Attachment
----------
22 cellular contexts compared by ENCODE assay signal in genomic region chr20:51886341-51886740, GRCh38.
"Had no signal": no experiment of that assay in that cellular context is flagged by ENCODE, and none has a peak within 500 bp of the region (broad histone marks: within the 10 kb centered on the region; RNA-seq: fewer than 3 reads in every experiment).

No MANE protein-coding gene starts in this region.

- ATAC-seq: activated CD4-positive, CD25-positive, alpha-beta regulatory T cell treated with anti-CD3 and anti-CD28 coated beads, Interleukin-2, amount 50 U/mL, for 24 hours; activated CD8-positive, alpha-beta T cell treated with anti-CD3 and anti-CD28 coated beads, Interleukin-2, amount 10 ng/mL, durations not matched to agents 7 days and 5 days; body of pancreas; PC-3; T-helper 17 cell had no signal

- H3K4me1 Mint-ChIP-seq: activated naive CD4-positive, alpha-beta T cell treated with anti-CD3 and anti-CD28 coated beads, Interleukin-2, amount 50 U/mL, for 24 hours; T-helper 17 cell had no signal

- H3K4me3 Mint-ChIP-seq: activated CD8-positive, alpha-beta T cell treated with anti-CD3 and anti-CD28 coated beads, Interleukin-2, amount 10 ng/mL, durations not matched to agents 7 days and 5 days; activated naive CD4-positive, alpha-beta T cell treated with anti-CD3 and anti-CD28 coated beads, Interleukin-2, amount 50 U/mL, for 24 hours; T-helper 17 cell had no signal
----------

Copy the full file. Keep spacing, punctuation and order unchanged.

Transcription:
22 cellular contexts compared by ENCODE assay signal in genomic region chr20:51886341-51886740, GRCh38.
"Had no signal": no experiment of that assay in that cellular context is flagged by ENCODE, and none has a peak within 500 bp of the region (broad histone marks: within the 10 kb centered on the region; RNA-seq: fewer than 3 reads in every experiment).

No MANE protein-coding gene starts in this region.

- ATAC-seq: activated CD4-positive, CD25-positive, alpha-beta regulatory T cell treated with anti-CD3 and anti-CD28 coated beads, Interleukin-2, amount 50 U/mL, for 24 hours; activated CD8-positive, alpha-beta T cell treated with anti-CD3 and anti-CD28 coated beads, Interleukin-2, amount 10 ng/mL, durations not matched to agents 7 days and 5 days; body of pancreas; PC-3; T-helper 17 cell had no signal

- H3K4me1 Mint-ChIP-seq: activated naive CD4-positive, alpha-beta T cell treated with anti-CD3 and anti-CD28 coated beads, Interleukin-2, amount 50 U/mL, for 24 hours; T-helper 17 cell had no signal

- H3K4me3 Mint-ChIP-seq: activated CD8-positive, alpha-beta T cell treated with anti-CD3 and anti-CD28 coated beads, Interleukin-2, amount 10 ng/mL, durations not matched to agents 7 days and 5 days; activated naive CD4-positive, alpha-beta T cell treated with anti-CD3 and anti-CD28 coated beads, Interleukin-2, amount 50 U/mL, for 24 hours; T-helper 17 cell had no signal